Wade Arnold leans against the wood veneer bar at Zsavooz, a busy strip mall restaurant filled with pool tables and dart boards off highway 58 in Cedar Falls, Iowa. The 34-year-old head of the banking technology company Banno gestures around the noisy room.
"I have all my internal meetings here," he says. "We call it Banno East."
This 40,000-person city is far from the tech capitals of New York and San Francisco. But it is where, with no acumen for banking at the start, Arnold transformed his company from a web design shop into one of the top financial technology outfits to watch in the coming year.
Roughly four years ago, in a series of lunch meetings at this bar, he negotiated a deal that netted Banno a half-million dollars in investments from local commercial real estate developers.
Now there are nearly 60 programmers, sales people and IT staff; about $4 million in revenue; and almost 400 bank customers.
This former, semi-pro BMX rider is part of a new generation of entrepreneurs trying to capitalize on the growing need for technology at banks.
Today you can tell he's excited. His voice rises at the end of every sentence, his blue eyes wide.
Arnold's tiny company has just landed its biggest get yet: a partnership with ProfitStars, a division of established core banking company Jack Henry (JKHY).
ProfitStars just began offering bill pay and mobile remote deposit capture technology through Banno's Grip - a smartphone app that helps bank customers decide whether to make purchases, without requiring integration with a bank's core system.
And earlier this fall, Banno launched a billpay switching service with Deluxe that gives banks and credit unions the ability to help new customers change banks. The roughly $178-billion-asset SunTrust is piloting that feature as a part of Deluxe's SwitchAgent software.
For Banno, such high-profile partnerships are a stab at legitimacy in an industry so risk-averse that newcomers selling technology are ignored as a matter of course.
"The barrier to entry to [offer] fintech directly to banks is humongous," Arnold says. "It's been a wild past 14 months."
BARRIERS TO BANK TECH
Few early-stage companies get as far as Banno, and even fewer last.
Traditionally, banks have wanted everything under their own roof. Executives were hesitant to even rely on proven third parties such as IBM, much less unknowns.
"I don't know if I'd [hire] somebody from Iowa in the first place," jokes Brian Riley, a former bank executive, who is currently a senior research director in the bank cards and retail banking practice at CEB Towergroup.
That, however, has started to change.
Over the past decade, "our world has become so highly interconnected that today, if there is a good idea somewhere in the world, I could be on a plane to get there tonight," says Philip J. Philliou, a payments consultant who evaluates startups nationwide.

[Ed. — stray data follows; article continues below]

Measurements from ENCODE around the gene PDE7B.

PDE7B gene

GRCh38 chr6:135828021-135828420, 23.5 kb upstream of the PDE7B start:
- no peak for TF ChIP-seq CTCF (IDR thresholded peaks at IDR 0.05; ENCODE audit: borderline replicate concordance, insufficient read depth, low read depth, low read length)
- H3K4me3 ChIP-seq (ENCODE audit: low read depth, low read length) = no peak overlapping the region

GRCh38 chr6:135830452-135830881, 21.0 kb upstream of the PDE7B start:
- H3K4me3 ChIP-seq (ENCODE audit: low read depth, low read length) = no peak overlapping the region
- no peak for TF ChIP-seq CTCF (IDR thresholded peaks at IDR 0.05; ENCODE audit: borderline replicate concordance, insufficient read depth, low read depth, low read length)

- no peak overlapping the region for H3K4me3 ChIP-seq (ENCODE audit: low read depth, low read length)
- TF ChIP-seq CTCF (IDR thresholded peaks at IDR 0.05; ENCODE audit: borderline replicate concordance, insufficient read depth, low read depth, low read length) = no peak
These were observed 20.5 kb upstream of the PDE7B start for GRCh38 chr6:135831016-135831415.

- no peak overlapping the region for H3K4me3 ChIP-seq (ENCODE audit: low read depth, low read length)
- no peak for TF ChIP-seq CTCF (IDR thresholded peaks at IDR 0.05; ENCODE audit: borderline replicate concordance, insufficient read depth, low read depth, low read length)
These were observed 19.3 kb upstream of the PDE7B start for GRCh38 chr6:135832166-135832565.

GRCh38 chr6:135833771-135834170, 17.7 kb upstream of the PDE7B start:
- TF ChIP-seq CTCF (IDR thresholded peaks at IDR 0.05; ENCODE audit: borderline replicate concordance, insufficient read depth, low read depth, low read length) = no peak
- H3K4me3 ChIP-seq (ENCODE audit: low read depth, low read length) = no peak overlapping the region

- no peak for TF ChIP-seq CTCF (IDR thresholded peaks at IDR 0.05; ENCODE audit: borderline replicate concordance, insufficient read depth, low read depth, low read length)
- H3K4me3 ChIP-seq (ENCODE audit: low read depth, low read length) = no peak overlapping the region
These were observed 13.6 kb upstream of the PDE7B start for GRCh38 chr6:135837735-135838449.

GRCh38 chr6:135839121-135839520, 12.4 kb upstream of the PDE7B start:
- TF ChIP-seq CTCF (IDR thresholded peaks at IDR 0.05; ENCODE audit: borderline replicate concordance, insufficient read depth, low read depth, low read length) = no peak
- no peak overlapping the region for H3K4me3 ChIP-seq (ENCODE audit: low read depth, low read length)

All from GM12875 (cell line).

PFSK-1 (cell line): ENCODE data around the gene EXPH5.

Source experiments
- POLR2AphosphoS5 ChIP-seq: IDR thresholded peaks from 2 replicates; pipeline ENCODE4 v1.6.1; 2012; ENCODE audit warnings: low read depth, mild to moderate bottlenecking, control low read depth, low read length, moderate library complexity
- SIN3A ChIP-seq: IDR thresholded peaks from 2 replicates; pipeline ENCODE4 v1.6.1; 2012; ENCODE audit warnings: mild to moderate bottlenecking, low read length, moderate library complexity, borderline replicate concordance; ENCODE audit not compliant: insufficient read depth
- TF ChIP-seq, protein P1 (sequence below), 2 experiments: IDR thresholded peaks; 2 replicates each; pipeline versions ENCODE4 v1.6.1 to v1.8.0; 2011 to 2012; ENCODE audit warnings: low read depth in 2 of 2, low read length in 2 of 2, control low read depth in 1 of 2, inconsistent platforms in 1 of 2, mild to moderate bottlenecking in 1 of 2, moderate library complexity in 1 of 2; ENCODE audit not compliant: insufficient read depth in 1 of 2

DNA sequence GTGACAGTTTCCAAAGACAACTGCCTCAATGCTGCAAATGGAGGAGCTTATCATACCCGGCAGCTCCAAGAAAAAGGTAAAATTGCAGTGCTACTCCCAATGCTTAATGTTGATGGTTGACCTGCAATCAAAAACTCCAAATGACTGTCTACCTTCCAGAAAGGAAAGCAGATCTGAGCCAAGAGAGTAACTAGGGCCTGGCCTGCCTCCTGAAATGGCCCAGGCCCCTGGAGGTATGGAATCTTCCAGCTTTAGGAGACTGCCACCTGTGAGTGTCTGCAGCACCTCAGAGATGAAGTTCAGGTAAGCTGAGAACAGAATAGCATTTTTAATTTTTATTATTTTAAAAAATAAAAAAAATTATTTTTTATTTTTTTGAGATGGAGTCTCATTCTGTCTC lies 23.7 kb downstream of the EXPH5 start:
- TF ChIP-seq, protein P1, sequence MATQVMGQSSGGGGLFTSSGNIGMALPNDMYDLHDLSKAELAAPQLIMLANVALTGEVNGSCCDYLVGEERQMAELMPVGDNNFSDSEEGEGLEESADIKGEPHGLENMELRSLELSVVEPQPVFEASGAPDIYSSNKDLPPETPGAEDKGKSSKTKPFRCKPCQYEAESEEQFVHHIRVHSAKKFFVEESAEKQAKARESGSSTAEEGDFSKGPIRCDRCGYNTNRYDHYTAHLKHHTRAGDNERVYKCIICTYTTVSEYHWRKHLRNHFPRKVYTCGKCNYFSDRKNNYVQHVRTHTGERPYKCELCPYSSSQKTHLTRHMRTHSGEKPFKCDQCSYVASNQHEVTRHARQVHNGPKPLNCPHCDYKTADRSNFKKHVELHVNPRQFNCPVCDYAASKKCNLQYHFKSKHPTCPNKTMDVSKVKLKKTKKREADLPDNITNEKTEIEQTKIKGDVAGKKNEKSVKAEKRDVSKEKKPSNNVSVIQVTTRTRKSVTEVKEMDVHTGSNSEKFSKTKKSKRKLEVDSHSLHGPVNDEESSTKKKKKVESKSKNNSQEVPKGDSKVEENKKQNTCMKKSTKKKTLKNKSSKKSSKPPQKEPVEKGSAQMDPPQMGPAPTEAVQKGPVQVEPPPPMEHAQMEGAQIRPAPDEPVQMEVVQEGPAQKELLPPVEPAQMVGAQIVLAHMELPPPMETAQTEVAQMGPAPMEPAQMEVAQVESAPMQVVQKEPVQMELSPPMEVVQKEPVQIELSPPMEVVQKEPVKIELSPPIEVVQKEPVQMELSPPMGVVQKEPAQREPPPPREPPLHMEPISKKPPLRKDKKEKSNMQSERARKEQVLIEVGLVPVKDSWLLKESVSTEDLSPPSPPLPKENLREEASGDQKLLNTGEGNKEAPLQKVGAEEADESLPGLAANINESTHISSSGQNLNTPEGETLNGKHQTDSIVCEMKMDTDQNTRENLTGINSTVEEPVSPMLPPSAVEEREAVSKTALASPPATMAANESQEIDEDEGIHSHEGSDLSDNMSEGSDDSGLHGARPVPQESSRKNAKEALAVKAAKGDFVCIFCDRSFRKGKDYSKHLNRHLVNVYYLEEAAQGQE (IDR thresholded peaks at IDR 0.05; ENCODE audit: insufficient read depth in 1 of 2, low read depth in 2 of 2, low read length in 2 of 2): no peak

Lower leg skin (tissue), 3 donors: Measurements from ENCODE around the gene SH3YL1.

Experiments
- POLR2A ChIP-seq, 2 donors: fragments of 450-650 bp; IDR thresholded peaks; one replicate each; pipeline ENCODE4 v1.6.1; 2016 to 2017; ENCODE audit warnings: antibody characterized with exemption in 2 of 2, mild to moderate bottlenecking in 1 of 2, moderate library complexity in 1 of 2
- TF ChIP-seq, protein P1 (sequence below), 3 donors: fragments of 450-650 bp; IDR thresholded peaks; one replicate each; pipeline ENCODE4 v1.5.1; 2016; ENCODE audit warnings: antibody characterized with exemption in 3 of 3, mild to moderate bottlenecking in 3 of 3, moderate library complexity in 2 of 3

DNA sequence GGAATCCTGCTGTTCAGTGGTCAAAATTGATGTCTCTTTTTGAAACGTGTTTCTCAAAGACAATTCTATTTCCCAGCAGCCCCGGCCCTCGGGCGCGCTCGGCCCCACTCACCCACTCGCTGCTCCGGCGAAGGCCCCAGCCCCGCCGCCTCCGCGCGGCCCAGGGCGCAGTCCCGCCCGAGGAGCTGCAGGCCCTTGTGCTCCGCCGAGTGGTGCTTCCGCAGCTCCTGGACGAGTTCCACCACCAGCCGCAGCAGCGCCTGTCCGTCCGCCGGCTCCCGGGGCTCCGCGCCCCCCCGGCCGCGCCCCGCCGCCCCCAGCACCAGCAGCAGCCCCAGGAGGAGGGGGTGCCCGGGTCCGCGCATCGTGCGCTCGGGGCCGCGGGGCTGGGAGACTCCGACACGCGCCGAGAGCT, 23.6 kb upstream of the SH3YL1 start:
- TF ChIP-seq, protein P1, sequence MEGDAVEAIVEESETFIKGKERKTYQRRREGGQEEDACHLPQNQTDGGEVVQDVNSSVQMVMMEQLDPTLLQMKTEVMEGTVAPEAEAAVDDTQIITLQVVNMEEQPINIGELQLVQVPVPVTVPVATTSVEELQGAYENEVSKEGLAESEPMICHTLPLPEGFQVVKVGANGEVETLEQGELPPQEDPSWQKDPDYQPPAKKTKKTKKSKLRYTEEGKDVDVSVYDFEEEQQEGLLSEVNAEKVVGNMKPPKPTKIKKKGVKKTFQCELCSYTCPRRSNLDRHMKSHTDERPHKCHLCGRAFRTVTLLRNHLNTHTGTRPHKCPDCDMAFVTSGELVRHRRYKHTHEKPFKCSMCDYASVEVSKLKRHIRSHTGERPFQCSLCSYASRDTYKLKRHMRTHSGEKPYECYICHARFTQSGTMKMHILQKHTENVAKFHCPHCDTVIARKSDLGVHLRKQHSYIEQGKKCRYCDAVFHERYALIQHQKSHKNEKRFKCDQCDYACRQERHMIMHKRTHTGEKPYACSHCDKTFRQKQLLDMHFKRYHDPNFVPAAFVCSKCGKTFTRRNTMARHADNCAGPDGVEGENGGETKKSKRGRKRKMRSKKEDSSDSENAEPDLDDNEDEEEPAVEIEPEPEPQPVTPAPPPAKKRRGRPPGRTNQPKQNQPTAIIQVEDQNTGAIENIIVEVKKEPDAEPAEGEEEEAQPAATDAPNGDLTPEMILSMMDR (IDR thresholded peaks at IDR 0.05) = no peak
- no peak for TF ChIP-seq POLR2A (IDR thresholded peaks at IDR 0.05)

Even so, those selling Web services to even the smallest of banks must catalogue every change - not to mention every version, whether it's displayed on a desktop, tablet or other mobile device.
It's a matter of self-preservation. A passel of regulators could, at any time, call on a bank or credit union to produce the rate changes displayed on a mobile app or static Web page at an earlier date.
Many larger banks will flat-out refuse to work with outsiders that don't have millions of dollars in liquidity, simply for liability reasons, Riley says.
And then there's the series of certifications an entrepreneur must pay for and pass, to convince potential customers it's safe to use the startup's services. Yet there is no question where much progress in this industry starts - with people like Arnold.
HACKER @ HEART
In the mid-2000s, before working on big banking problems, Arnold was plugging away on open source software, specifically working on a way to push data immediately from a server to a Flash player (Adobe's multimedia platform used to add animation, video, and interactivity to Web pages).
He co-wrote "The Essential Guide to Open Source Flash Development," after so impressing Adobe executives with his work that they hired him to speak at conferences and "evangelize" their software.
In 2007 Arnold joined T8 Design, what is today Banno. He became the lead on a dozen projects for the then two-year-old ad agency, most of them contracts with fast food restaurants.
Arnold was paid in common stock, a move he'd later regret when he realized that T8 was heavily in debt. He eventually approached two real estate developers for help keeping the company afloat and preserving his shares.
What happened instead was a series of drama-filled events in which the previous CEO was forced out and the pair of investors wrote a check for $500,000 directly to the bank (they now own half of Banno) and put Arnold in charge of the new T8 Webware at the beginning of 2008.